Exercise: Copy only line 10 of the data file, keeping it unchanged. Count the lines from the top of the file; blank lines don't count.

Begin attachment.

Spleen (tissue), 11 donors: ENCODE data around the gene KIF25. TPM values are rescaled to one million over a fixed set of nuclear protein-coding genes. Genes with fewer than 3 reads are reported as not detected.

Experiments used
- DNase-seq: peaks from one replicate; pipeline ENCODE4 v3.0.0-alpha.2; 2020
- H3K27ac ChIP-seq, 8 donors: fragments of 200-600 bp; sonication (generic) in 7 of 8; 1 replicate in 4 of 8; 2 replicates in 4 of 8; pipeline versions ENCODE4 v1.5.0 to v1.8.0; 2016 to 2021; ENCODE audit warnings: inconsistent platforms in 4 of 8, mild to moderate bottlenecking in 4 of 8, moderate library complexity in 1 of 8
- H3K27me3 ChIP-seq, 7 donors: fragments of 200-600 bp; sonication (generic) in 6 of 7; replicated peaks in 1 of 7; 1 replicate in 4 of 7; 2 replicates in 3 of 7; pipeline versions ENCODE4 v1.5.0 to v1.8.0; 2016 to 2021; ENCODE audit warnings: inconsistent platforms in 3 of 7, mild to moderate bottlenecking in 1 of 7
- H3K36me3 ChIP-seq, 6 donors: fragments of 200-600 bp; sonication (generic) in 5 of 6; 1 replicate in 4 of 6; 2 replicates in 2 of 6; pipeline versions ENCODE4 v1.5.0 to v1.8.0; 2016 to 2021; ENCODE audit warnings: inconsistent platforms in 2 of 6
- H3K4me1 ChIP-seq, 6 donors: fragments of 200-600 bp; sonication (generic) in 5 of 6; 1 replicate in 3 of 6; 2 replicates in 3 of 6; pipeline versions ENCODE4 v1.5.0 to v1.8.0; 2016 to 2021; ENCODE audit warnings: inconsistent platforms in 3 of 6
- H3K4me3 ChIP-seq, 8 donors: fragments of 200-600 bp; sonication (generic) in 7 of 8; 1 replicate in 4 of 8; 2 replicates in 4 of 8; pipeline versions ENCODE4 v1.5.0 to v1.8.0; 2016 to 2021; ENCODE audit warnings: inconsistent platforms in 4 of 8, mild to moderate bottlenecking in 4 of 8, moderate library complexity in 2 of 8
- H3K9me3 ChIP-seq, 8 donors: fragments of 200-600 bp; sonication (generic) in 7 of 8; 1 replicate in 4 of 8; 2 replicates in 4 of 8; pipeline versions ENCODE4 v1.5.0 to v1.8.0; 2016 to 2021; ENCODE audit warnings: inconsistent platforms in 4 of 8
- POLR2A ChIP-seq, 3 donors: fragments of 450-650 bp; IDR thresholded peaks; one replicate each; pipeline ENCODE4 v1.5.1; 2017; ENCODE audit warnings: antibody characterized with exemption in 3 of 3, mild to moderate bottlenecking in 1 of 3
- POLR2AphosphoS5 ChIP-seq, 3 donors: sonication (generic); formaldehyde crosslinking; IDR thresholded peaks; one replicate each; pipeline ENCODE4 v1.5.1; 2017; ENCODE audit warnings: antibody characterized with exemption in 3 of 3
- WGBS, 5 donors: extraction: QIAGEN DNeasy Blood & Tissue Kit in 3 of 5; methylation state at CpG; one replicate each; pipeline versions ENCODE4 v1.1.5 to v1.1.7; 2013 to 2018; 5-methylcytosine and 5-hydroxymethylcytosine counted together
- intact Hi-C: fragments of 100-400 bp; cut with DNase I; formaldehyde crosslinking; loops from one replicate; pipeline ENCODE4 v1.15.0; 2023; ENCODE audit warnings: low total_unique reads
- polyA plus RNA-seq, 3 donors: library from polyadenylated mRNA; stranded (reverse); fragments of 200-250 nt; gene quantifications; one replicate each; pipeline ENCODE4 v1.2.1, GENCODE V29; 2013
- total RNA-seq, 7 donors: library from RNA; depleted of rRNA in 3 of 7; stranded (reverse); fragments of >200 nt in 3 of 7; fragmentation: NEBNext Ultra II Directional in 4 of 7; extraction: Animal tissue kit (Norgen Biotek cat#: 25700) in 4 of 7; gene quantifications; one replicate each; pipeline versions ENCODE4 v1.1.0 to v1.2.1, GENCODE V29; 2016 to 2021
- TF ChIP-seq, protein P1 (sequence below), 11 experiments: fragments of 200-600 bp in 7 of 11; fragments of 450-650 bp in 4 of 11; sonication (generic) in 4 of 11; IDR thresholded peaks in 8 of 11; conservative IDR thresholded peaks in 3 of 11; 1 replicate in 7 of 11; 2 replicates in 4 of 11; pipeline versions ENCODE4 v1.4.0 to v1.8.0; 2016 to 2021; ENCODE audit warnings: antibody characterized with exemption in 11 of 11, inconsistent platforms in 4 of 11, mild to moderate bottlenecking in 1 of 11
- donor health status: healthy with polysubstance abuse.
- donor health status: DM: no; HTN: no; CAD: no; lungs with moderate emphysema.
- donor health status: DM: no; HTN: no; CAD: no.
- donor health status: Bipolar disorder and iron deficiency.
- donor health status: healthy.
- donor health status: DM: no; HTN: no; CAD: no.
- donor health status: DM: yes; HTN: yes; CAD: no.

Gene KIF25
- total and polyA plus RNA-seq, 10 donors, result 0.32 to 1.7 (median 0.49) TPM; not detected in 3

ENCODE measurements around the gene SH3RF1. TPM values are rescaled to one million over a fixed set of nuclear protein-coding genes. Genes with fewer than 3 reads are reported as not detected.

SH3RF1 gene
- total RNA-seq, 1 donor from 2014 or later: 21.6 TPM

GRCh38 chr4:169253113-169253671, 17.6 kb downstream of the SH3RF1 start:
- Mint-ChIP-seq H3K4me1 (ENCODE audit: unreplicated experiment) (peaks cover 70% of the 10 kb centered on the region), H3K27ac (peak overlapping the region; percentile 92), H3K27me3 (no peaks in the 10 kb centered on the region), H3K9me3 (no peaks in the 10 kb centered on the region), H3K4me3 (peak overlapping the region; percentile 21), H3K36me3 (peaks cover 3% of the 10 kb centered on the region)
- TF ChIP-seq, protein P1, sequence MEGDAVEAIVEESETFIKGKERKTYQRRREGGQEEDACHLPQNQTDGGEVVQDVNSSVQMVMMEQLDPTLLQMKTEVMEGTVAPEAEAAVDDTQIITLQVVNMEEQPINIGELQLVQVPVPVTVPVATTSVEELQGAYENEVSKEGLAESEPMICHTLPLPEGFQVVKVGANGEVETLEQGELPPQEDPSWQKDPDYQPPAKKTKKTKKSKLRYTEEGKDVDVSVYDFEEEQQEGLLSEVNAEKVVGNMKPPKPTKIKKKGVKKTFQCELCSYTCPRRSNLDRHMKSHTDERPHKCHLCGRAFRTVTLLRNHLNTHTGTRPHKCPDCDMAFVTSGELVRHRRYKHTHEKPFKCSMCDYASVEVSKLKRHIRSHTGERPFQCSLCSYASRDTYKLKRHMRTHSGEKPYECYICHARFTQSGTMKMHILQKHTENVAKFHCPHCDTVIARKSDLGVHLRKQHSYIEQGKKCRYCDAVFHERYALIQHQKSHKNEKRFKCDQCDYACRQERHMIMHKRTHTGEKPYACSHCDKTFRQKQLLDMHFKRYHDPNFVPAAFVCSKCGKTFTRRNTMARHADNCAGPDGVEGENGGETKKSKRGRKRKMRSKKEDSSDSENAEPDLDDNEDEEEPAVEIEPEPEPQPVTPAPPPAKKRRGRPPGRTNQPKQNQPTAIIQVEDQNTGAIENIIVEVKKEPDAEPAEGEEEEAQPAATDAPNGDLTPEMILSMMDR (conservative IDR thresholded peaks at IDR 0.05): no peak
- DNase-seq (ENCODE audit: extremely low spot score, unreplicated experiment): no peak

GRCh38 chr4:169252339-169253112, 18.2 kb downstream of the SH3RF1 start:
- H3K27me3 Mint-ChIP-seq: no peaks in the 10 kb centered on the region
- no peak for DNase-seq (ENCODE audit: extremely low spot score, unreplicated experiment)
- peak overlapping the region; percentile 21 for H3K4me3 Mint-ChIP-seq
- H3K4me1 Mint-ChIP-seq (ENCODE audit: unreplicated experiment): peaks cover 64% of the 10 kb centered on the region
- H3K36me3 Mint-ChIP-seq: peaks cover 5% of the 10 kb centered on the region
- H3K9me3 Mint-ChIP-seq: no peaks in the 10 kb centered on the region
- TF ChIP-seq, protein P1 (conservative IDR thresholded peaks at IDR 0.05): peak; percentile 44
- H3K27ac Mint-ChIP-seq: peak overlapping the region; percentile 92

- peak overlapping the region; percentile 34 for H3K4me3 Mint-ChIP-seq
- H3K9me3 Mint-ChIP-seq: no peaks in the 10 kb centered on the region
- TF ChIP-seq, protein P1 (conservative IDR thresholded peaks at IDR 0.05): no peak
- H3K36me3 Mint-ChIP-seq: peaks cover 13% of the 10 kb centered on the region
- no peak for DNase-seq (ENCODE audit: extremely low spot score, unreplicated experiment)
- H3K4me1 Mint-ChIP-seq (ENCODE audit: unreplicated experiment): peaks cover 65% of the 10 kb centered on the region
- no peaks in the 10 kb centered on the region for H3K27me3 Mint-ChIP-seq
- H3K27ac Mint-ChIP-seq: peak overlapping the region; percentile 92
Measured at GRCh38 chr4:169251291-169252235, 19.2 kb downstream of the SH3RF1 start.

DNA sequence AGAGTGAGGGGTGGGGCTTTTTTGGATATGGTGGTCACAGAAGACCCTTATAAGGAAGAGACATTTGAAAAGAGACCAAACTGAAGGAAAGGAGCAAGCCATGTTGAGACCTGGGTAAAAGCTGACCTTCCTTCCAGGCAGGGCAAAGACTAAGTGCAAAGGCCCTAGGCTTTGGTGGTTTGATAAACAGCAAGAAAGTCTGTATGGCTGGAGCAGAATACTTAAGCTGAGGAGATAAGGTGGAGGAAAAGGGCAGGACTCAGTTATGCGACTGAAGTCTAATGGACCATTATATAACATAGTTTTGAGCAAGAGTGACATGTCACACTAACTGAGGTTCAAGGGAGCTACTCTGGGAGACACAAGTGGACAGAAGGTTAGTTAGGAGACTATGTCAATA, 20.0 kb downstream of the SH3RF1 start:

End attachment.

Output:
- POLR2A ChIP-seq, 3 donors: fragments of 450-650 bp; IDR thresholded peaks; one replicate each; pipeline ENCODE4 v1.5.1; 2017; ENCODE audit warnings: antibody characterized with exemption in 3 of 3, mild to moderate bottlenecking in 1 of 3